VAUGHT: Burress changing careers

Leonard Burress still enjoys playing football with the Lexington Horsemen, but he knows that football eventually will end and his real "professional career" lies ahead. "When Tampa Bay released me, they wanted me to go to the CFL and then work my way back to the NFL," said the former UK defensive back. "But I wanted something that was guaranteed. I know nobody can ever take my degree from me."

"When Tampa Bay released me, they wanted me to go to the CFL (Canadian Football League) and then work my way back to the NFL," said the former UK defensive back. "But I wanted something that was guaranteed. I know nobody can ever take my degree from me. I wanted to finish my education and then if I still had the drive to try the NFL, do it then. But I am happy doing what I am right now. That's what I plan to keep on doing."

Burress completed his degree in May and soon will start a job as a production supervisor for a home building company in Cincinnati. "I've never done anything like that, but they have a training program to teach me," he said.

Burress never expected to be staying this close to Lexington when he came to Kentucky as a highly-touted prospect from Memphis to play for Hal Mumme. However, he soon learned that fans really do "love" football in Kentucky and that he liked the lifestyle here.

"To be honest, in my wildest dreams I didn't think I would still be hanging around here," Burress laughed and said. "I was thinking I would play a couple of years, get a shot in the NFL and leave Kentucky after that. Once I got here it was a nice environment that I hope one day my kids can grow up in. Memphis is not a bad place to grow up, but this is lovely place to live and that's why I stuck around."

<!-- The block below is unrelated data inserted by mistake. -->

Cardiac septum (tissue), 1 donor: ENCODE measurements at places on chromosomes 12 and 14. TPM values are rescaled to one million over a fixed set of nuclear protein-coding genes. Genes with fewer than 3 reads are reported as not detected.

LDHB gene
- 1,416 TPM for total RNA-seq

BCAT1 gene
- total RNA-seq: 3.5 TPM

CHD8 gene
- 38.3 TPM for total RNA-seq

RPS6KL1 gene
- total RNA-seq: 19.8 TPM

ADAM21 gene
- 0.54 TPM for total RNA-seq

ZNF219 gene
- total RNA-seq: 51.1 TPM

Burress also never thought Kentucky would help him in one other way — he went from a shy youngster to a mature young man. "I was real camera shy when I first got up here. There was not a lot of real hard press coverage in high school. It was not an every day thing like it is at Kentucky," Burress said. "I had to mature a little bit, too. It helped watching older players like Dennis Johnson and how he was in front of the camera. It made me a better person even if I didn't always like the attention. But looking back, it made me grow into a more responsible person."


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